2. Building a family via surrogacy is only for the wealthy. Based on Family Source Consultants’ experience, many intended parents have an average income. Additionally, there are financing options available from lenders who specialize in reproductive arrangements, as well as cash discounts and payment plans.
  3. The surrogate may not give up the child. Surrogates have to already have their own children and completely understand that they are helping another family to have this child. Of course, the surrogate will care for the child and have an emotional bond, however, she is fully aware that the child is not her’s to keep. Surrogacy agencies should always work with attorneys who specialize in reproductive law and, with the correct legal procedures in place, intended parents are the legal parents of the baby. In addition, a surrogate (and her partner if applicable) must undergo a psychological evaluation prior to entering into a legal agreement with the intended parents.
  4. The surrogate needs the compensation or is poor. Many surrogates who are enrolled in Family Source Consultants’ surrogacy programs have a full-time career, are financially stable and often have a partner who has a secure, well-paid job, too.  Family Source Consultants have actually worked with many surrogates who are considered to be the breadwinners of their marriage or partnership. A surrogate should never fully depend on the compensation that she receives in order to live a stable lifestyle. Financial problems or any indication that a surrogate candidate is motivated by money can be reason for disqualification.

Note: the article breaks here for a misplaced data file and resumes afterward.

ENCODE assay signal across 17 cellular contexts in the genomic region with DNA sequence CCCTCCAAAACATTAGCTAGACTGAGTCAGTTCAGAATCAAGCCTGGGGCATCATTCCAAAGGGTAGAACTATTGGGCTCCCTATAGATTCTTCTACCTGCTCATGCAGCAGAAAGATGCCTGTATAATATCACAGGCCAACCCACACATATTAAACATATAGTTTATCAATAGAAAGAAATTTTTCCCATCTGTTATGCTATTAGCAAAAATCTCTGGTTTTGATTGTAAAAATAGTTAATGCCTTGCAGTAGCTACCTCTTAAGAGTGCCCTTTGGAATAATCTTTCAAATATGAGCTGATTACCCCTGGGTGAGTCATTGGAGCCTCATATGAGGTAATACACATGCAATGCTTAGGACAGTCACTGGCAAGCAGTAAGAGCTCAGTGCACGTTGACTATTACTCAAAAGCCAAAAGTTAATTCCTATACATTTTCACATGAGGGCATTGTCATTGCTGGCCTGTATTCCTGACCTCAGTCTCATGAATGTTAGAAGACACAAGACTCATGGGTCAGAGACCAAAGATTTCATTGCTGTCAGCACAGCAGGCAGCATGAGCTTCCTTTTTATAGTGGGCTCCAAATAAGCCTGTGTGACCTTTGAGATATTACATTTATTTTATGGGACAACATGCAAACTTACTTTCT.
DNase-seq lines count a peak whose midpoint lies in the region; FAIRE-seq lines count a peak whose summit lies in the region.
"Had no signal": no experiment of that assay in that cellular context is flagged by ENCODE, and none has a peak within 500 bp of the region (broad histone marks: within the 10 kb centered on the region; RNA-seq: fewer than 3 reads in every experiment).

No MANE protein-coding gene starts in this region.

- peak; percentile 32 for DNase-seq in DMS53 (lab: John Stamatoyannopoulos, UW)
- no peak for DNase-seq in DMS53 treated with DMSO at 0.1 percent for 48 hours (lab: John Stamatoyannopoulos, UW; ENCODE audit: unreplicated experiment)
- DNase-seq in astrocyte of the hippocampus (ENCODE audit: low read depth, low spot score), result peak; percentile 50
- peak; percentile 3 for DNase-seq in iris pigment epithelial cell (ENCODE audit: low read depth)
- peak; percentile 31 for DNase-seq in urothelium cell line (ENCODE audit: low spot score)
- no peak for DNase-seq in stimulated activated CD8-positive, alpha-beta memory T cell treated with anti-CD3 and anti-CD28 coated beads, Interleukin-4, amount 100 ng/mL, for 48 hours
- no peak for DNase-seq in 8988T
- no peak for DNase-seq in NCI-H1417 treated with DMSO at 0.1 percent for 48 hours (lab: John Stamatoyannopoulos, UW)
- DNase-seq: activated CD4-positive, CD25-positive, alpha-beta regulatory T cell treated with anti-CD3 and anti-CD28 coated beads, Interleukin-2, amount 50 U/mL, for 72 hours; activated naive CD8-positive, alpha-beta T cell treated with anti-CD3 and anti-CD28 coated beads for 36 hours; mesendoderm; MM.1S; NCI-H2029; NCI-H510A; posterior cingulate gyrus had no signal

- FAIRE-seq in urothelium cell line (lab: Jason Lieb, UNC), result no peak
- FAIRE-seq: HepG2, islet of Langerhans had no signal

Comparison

5. Intended parents who live in a less surrogate ‘friendly’ state cannot utilize surrogacy as a family building option. Family Source Consultants’ intended parent clients come from all 50 states and internationally. The important factor is that the surrogate must deliver in a state where her legal rights as a parent are protected. Some of the best states for surrogacy law include Illinois, Florida, California, Nevada, Arkansas and Connecticut and some of the less-friendly states include New York, Michigan, Washington and Nebraska.

About Family Source Consultants

Family Source Consultants is one of North America’s leading surrogacy agencies, with offices in Illinois (Hinsdale and River North in Chicago) and Florida (Cape Coral).

When matching and facilitating Gestational Surrogacy and Egg Donation arrangements, Family Source Consultants work with traditional, gay or lesbian couples and individuals of all races, religious and ethnic backgrounds. They provide personalized support throughout the entire process and work with the very best reproductive law attorneys and doctors.

What’s unique, is that 75% of its employees have been a surrogate/egg donor/intended parent, including Founders, Staci Swiderski who completed her family through surrogacy and has been an egg donor twice; and Zara Griswold, who built her family via surrogacy using the assistance of an Egg Donor.